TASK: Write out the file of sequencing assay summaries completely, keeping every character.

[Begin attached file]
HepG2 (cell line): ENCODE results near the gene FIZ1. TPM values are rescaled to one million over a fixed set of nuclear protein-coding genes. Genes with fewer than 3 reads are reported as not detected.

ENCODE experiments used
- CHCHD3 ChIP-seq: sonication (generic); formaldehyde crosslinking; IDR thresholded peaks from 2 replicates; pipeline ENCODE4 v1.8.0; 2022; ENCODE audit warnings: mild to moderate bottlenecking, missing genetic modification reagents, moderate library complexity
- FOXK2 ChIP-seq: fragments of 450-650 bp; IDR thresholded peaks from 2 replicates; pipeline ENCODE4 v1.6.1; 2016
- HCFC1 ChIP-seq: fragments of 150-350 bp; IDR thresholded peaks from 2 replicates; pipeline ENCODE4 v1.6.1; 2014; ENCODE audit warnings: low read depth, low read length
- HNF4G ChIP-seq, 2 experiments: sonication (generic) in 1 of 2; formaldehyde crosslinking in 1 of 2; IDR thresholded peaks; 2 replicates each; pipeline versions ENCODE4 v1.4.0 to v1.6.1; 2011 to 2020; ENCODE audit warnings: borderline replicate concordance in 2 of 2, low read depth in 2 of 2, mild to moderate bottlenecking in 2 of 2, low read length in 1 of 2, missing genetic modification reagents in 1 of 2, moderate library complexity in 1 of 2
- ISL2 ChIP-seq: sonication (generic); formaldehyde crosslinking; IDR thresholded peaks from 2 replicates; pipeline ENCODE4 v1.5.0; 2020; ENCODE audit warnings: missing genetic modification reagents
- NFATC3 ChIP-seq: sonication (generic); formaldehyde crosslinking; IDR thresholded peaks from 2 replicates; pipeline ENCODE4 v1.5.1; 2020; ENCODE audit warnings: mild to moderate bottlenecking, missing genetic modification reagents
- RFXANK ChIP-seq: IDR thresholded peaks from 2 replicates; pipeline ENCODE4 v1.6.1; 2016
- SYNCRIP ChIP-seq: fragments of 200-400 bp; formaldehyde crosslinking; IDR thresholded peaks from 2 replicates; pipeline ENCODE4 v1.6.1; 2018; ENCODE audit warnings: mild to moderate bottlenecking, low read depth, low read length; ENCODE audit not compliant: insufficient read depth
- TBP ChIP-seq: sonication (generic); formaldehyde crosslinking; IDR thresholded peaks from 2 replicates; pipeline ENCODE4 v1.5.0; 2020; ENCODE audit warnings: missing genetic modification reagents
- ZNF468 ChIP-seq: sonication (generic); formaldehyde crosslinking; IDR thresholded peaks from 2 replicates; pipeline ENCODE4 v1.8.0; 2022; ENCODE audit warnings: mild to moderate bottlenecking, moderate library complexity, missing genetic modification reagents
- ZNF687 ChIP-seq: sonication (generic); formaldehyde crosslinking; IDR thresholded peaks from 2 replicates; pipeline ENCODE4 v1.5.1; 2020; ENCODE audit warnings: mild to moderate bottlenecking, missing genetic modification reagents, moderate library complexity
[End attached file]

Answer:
HepG2 (cell line): ENCODE results near the gene FIZ1. TPM values are rescaled to one million over a fixed set of nuclear protein-coding genes. Genes with fewer than 3 reads are reported as not detected.

ENCODE experiments used
- CHCHD3 ChIP-seq: sonication (generic); formaldehyde crosslinking; IDR thresholded peaks from 2 replicates; pipeline ENCODE4 v1.8.0; 2022; ENCODE audit warnings: mild to moderate bottlenecking, missing genetic modification reagents, moderate library complexity
- FOXK2 ChIP-seq: fragments of 450-650 bp; IDR thresholded peaks from 2 replicates; pipeline ENCODE4 v1.6.1; 2016
- HCFC1 ChIP-seq: fragments of 150-350 bp; IDR thresholded peaks from 2 replicates; pipeline ENCODE4 v1.6.1; 2014; ENCODE audit warnings: low read depth, low read length
- HNF4G ChIP-seq, 2 experiments: sonication (generic) in 1 of 2; formaldehyde crosslinking in 1 of 2; IDR thresholded peaks; 2 replicates each; pipeline versions ENCODE4 v1.4.0 to v1.6.1; 2011 to 2020; ENCODE audit warnings: borderline replicate concordance in 2 of 2, low read depth in 2 of 2, mild to moderate bottlenecking in 2 of 2, low read length in 1 of 2, missing genetic modification reagents in 1 of 2, moderate library complexity in 1 of 2
- ISL2 ChIP-seq: sonication (generic); formaldehyde crosslinking; IDR thresholded peaks from 2 replicates; pipeline ENCODE4 v1.5.0; 2020; ENCODE audit warnings: missing genetic modification reagents
- NFATC3 ChIP-seq: sonication (generic); formaldehyde crosslinking; IDR thresholded peaks from 2 replicates; pipeline ENCODE4 v1.5.1; 2020; ENCODE audit warnings: mild to moderate bottlenecking, missing genetic modification reagents
- RFXANK ChIP-seq: IDR thresholded peaks from 2 replicates; pipeline ENCODE4 v1.6.1; 2016
- SYNCRIP ChIP-seq: fragments of 200-400 bp; formaldehyde crosslinking; IDR thresholded peaks from 2 replicates; pipeline ENCODE4 v1.6.1; 2018; ENCODE audit warnings: mild to moderate bottlenecking, low read depth, low read length; ENCODE audit not compliant: insufficient read depth
- TBP ChIP-seq: sonication (generic); formaldehyde crosslinking; IDR thresholded peaks from 2 replicates; pipeline ENCODE4 v1.5.0; 2020; ENCODE audit warnings: missing genetic modification reagents
- ZNF468 ChIP-seq: sonication (generic); formaldehyde crosslinking; IDR thresholded peaks from 2 replicates; pipeline ENCODE4 v1.8.0; 2022; ENCODE audit warnings: mild to moderate bottlenecking, moderate library complexity, missing genetic modification reagents
- ZNF687 ChIP-seq: sonication (generic); formaldehyde crosslinking; IDR thresholded peaks from 2 replicates; pipeline ENCODE4 v1.5.1; 2020; ENCODE audit warnings: mild to moderate bottlenecking, missing genetic modification reagents, moderate library complexity